South Africa won permission to appeal a court ruling that annulled its award of rights at the nation’s biggest iron-ore mine to Imperial Crown Trading 289 (Pty) Ltd.
“My word should not be the last and final word,” Judge Raymond Zondo of the North Gauteng High Court said in Pretoria today. The matter is important enough for it to be heard by the country’s Supreme Court of Appeal, he said.
The court in December overturned the award of a prospecting permit at the Sishen mine to Imperial, whose owners include a business partner of President Jacob Zuma’s son, Duduzane. Sishen Iron Ore, the division of Anglo American Plc (AAL)’s Kumba Iron Ore Ltd. (KIO) unit that operates the mine, and ArcelorMittal South Africa Ltd. (ACL) had asked the court to annul the award. ArcelorMittal (MT) South Africa previously held part of the mining right to the property.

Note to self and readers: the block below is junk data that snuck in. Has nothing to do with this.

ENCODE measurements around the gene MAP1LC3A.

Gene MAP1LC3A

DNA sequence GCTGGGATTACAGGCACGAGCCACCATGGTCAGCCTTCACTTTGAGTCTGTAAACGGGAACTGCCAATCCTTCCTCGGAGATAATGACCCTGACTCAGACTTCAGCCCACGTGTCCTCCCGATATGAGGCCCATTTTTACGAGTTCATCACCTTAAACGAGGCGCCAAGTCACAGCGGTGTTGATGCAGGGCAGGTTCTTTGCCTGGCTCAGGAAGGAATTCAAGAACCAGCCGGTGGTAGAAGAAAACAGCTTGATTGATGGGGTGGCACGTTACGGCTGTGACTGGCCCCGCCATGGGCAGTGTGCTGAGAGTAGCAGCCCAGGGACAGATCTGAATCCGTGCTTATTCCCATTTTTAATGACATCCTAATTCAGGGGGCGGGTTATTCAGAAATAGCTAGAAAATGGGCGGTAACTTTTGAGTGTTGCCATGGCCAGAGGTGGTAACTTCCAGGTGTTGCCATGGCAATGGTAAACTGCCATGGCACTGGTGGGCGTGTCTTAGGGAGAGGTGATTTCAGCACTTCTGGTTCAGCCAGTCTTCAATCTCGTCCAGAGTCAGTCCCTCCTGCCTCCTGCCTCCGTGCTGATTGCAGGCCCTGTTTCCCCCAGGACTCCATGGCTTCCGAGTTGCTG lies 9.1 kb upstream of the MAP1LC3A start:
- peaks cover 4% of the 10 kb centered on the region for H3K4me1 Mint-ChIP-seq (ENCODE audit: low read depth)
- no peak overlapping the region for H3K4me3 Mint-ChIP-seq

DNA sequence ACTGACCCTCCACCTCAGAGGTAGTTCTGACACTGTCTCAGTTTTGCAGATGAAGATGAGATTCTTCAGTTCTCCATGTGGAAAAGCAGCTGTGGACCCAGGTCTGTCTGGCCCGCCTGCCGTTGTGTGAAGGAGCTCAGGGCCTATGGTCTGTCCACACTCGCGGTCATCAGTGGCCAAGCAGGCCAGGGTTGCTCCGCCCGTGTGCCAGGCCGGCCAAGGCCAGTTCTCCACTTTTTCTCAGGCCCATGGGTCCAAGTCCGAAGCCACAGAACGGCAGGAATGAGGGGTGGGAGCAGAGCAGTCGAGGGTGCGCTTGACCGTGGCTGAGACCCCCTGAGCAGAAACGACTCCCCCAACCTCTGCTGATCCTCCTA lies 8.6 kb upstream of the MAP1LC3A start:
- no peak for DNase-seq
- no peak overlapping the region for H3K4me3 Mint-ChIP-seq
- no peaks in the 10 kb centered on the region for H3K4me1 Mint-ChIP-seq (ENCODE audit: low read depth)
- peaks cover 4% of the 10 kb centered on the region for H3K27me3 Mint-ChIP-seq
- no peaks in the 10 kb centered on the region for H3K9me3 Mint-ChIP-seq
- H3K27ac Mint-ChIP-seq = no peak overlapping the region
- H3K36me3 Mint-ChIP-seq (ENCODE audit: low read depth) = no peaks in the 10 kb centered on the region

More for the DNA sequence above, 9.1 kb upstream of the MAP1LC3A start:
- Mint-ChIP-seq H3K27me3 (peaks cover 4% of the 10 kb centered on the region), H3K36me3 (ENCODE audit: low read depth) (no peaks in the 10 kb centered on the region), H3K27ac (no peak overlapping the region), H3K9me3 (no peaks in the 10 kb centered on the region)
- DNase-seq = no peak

In March 2010, Kumba canceled a 2001 accord to supply 6.25 million metric tons of ore a year from Sishen to ArcelorMittal South Africa at cost plus 3 percent. Kumba said it lapsed because ArcelorMittal failed to renew its mining license for a portion of the deposit, an argument rejected by the steelmaker.
ArcelorMittal South Africa declined for a fourth day, losing 0.2 percent to 55.35 rand by the 5 p.m. close in Johannesburg. Kumba retreated 1 percent to 521.61 rand.
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